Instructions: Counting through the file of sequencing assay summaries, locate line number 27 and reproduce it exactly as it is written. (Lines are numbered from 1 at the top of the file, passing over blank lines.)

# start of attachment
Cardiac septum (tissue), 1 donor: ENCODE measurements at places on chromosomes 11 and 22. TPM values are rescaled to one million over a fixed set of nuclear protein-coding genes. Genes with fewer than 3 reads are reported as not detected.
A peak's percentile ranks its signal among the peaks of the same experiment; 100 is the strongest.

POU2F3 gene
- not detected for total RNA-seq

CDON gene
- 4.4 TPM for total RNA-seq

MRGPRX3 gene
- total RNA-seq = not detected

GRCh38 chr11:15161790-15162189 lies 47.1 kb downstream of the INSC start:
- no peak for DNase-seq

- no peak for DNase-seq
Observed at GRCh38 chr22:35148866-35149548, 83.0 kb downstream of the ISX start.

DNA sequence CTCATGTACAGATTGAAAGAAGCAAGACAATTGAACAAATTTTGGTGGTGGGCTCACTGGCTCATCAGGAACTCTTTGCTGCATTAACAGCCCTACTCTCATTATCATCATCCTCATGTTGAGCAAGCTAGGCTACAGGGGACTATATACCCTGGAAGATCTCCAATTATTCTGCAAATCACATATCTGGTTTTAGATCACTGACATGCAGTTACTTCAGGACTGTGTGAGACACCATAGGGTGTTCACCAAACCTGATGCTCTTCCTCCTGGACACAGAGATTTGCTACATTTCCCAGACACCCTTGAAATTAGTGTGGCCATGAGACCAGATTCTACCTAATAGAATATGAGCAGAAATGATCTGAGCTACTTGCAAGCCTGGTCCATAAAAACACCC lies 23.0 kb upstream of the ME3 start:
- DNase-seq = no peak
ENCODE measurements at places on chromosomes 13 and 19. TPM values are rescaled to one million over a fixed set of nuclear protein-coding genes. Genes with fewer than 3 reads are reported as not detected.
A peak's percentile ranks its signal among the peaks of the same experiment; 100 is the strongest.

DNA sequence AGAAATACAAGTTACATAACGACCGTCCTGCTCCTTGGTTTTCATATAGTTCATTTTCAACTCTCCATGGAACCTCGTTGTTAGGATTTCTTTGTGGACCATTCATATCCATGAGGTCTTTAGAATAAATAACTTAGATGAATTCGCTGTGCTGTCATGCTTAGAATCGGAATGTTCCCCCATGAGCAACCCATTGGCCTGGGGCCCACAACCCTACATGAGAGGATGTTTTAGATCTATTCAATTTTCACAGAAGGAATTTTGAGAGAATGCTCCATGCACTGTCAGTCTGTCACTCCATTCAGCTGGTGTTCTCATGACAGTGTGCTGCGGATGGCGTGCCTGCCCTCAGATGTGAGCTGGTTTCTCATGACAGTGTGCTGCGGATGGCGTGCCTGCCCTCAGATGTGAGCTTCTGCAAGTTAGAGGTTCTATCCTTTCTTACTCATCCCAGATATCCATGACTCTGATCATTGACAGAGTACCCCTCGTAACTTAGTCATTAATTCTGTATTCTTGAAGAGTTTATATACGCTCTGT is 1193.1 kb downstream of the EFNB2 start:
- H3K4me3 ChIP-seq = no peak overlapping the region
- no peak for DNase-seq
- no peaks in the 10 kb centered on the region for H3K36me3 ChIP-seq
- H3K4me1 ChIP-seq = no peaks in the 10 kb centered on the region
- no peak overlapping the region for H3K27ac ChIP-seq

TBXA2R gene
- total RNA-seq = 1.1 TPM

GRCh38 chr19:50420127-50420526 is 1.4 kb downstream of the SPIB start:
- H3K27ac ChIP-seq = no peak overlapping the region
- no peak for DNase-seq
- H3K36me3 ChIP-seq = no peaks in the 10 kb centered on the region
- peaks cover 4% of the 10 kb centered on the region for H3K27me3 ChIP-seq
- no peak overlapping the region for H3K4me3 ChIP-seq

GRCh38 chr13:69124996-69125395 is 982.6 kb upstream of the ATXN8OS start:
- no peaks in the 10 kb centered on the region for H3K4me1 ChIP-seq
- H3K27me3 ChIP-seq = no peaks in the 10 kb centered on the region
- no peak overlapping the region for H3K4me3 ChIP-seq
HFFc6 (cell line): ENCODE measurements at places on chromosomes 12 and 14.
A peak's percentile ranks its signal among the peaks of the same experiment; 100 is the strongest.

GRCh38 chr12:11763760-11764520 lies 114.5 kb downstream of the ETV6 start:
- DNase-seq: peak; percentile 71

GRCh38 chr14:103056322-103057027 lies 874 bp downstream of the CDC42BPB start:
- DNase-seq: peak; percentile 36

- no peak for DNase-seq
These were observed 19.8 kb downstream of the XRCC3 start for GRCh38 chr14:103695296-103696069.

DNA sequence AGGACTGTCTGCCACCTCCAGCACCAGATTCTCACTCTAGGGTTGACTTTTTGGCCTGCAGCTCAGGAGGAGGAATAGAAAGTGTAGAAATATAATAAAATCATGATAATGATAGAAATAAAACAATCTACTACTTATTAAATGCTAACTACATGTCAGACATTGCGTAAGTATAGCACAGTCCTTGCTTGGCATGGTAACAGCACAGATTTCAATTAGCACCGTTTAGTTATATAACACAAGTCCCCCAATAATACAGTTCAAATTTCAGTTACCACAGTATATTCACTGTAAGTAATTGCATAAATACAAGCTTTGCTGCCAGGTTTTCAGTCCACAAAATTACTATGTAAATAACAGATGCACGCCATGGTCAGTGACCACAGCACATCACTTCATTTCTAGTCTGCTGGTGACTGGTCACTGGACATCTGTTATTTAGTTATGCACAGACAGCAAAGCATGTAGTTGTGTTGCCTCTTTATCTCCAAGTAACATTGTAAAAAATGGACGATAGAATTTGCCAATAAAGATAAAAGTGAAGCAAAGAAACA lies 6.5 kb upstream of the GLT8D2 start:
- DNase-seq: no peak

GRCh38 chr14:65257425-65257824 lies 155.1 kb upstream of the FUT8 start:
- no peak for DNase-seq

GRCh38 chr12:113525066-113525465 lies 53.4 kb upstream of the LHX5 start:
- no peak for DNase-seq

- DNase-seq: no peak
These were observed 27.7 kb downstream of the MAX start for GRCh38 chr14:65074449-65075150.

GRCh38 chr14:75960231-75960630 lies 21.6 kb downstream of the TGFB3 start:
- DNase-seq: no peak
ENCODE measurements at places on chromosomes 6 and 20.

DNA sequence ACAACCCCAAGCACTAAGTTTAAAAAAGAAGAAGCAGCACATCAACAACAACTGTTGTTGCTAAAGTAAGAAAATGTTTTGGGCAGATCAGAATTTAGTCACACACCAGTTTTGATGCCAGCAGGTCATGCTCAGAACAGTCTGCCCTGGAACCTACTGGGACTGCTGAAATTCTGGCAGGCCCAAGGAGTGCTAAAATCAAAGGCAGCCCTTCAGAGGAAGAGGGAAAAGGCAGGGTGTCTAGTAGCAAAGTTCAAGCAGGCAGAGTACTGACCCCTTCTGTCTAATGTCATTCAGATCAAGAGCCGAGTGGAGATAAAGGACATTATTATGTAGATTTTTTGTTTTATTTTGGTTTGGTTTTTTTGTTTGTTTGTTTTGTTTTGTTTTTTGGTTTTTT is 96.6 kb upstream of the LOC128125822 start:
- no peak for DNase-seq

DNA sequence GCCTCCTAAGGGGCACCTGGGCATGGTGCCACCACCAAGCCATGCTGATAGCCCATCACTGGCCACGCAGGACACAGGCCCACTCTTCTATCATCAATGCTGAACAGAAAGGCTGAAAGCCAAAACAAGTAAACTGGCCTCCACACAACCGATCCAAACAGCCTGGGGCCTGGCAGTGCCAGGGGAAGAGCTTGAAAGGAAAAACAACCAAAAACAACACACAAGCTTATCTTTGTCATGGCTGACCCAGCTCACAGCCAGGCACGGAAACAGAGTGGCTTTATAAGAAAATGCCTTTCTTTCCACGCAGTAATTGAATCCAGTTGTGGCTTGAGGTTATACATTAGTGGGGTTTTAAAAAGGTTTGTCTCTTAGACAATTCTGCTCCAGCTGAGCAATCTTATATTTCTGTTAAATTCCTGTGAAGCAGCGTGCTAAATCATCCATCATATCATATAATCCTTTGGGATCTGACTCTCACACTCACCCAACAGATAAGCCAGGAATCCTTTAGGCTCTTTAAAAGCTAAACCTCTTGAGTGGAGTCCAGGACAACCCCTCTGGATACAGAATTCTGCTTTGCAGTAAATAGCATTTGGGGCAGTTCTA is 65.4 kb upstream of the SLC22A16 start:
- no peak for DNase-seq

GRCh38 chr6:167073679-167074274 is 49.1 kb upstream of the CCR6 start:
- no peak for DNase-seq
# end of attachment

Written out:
- no peak for DNase-seq